Prof. Susan Crawford will be giving a lunchtime talk to the Copyright Office next Thursday (part of a program called The Copyright Office Comes To New York [PDF]) (What Would You Say to the Copyright Office?). Although she has a few issues she is planning to bring up, she wants your suggestions on additional things to let the Copyright Office hear about. As she notes, "This is my chance to say something sensible." Of course, "sensible" and "Copyright Office" don't usually go well together. Still, this is an opportunity not to be missed. So, give her your suggestions: Post a Comment: What Would You Say to the Copyright Office?.

Comments (5) + TrackBacks (0) | Category: Announcements


COMMENTS

1. Cypherpunk on March 23, 2004 12:45 PM writes...

Well, contrary to her intentions, I would not talk about sodomy or gay marriage. Those may show off her liberal credentials nicely, but this is after all the copyright office, and these issues are no more relevant to that body than farm policy or Iraqi oil contracts.

In fact, if all she's going to do is to run through the litany of liberal causes, she might as well save her breath. Her speech will be so predictable that the listeners could write it themselves. They can have little printouts with the standard list of topics, and mark them off as she covers them. Broadcast flag, check. Analog hole, check. DMCA, check. And so on. Another wasted and predictable meeting.

My advice to her would be to try to find some topic, anything, where she has something surprising to say, some difference from the conventional wisdom, and to talk about that. Leave her audience saying, wow, that's not what I expected to hear. That's the only way she's going to make an impression.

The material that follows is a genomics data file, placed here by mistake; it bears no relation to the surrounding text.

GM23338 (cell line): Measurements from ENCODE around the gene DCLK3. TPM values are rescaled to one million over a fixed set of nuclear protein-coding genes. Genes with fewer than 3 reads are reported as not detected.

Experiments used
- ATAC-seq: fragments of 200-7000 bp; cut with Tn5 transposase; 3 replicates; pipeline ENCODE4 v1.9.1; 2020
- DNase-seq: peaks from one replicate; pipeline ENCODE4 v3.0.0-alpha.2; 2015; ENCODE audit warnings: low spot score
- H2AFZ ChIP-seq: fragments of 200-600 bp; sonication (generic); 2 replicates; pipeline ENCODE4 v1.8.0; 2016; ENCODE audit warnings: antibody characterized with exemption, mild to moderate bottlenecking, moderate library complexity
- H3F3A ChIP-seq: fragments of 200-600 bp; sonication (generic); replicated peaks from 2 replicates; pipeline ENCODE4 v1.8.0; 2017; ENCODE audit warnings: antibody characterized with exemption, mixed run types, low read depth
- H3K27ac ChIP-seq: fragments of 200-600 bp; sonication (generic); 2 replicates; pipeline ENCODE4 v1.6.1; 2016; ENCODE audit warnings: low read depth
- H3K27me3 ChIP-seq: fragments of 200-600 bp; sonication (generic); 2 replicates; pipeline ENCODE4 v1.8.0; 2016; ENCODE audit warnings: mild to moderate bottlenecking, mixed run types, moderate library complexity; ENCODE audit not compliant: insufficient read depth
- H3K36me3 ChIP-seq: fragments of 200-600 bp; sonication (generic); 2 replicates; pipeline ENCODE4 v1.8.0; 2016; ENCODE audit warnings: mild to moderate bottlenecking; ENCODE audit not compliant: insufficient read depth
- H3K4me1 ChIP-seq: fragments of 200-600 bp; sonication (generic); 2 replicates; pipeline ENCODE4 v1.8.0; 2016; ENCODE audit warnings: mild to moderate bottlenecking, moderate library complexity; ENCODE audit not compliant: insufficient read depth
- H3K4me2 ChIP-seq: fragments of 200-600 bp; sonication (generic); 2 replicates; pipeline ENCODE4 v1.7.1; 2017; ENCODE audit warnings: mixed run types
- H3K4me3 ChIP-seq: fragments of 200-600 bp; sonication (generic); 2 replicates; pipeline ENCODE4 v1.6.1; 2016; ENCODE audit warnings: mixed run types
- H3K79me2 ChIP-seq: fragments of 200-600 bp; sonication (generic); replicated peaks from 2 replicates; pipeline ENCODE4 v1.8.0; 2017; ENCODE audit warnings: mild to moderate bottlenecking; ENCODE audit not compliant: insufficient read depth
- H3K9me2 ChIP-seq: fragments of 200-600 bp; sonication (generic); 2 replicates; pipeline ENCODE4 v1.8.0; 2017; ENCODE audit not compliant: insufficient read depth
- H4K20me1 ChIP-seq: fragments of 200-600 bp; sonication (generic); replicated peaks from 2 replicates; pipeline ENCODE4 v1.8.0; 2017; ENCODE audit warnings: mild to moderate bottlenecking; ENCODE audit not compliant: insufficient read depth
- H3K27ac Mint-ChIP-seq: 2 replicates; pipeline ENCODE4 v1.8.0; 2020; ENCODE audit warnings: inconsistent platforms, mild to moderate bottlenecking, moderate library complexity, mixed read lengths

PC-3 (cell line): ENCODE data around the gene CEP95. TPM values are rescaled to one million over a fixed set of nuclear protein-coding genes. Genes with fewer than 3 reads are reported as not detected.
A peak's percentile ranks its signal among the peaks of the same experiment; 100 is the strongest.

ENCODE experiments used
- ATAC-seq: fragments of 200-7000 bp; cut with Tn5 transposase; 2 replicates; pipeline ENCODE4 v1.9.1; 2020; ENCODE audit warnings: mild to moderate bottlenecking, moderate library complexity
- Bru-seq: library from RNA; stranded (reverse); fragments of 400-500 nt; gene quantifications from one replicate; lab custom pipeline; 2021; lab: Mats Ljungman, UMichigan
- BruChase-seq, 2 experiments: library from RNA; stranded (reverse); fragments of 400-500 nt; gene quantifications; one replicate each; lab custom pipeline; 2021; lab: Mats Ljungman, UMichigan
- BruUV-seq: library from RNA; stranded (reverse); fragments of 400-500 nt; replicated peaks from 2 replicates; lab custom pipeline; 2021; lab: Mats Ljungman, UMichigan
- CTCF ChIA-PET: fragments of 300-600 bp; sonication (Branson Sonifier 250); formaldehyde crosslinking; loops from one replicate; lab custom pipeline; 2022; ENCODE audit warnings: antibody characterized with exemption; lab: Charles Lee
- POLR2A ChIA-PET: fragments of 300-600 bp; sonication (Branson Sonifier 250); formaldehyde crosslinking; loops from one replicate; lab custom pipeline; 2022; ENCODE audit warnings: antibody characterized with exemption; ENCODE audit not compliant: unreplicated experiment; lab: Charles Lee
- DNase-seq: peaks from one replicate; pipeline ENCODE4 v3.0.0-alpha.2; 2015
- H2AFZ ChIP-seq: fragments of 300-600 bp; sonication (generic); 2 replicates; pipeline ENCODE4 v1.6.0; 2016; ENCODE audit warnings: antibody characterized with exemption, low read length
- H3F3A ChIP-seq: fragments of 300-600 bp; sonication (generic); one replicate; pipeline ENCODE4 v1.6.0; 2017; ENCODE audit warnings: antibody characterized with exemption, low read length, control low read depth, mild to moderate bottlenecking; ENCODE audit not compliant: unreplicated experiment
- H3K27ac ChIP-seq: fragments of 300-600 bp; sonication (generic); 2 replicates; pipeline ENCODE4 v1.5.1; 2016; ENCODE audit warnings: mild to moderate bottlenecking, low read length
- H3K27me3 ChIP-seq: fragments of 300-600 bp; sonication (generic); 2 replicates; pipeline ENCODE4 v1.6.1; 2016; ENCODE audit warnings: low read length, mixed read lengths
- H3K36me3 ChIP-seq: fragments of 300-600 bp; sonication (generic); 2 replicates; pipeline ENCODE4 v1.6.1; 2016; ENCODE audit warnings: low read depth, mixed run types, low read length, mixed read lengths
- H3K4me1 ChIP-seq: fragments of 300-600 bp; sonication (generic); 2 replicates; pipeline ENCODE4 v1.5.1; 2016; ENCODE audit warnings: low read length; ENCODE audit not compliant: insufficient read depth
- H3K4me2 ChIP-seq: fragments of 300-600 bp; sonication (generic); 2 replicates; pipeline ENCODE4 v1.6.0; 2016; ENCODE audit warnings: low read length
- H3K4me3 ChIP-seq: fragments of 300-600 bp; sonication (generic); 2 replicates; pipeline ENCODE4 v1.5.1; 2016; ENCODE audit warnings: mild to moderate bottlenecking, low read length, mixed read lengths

Permalink to Comment

2. Ernest Miller on March 23, 2004 12:55 PM writes...

Do you have some examples?

Permalink to Comment

3. Cypherpunk on March 23, 2004 1:09 PM writes...

Well, it really depends on what is in her mind, which I can't know.

Among the list of topics at the end, there were some seeming contradictions, which is always a good sign. (Contradictions provide the potential for creative thinking.) She says "don't press for more laws", then in the next breath, "let Congress decide", then in the very next breath she complains, "Congress has not been technologically neutral". Somewhere in that simmering mixture of ideas she ought to be able to cook up an interesting perspective.

Permalink to Comment

4. Susan Crawford on March 23, 2004 8:02 PM writes...

Thanks for the thoughts -- you're probably right that saying something predictable dooms whatever remarks I might make. So I'll find something contradictory and surprising to say. I was hoping that the Lawrence v. Texas story would at least make them feel uncomfortable, because many copyright office mavens are good liberals. But I certainly hear your concerns about that.

One of the 9th circuit judges hearing the Grokster argument asked a question that sounded to me like "do you really think there's a role for courts here" -- and I think that's a large question. Institutionally, neither the courts nor the agencies seem suited to making copyright rulings for the online world. My bet is that Congress will refrain from doing so, so I'd rather place secondary liability and tech mandates in front of them and hope for the best.

Permalink to Comment

5. Ernest Miller on March 23, 2004 8:25 PM writes...

Are you really sure how liberal the copyright office mavens are? I've found many liberals who support Lawrence but are suddenly ill-at-ease when it comes to gay marriage, especially when courts impose it. Might be a topic to shy from about now.

I'll be thinking about this over the next week, but one of the things I would definitely bring up with them is videogames. Show them some machinima (Red vs. Blue), show them some mods, introduce them to this new videogame copyright world where players are participants in creation.

Talk to them about BitTorrent and RSS and the new distribution system I call "broadcatching."

Permalink to Comment


EMAIL THIS ENTRY TO A FRIEND

Email this entry to:

Your email address:

Message (optional):




RELATED ENTRIES
CBS to HBO: Wait for Us!
Sometime Next Year, HBO Will Become Netflix
OpenMedia vs the TPP
CopyrightX 2015 (online course) Now Open
College Students vs Rising Textbook Prices
"Amazon is crowdsourcing their slush pile"
Rule 84 and Patent Trolls
Sports Continue to Tiptoe Away from Cable Monopolies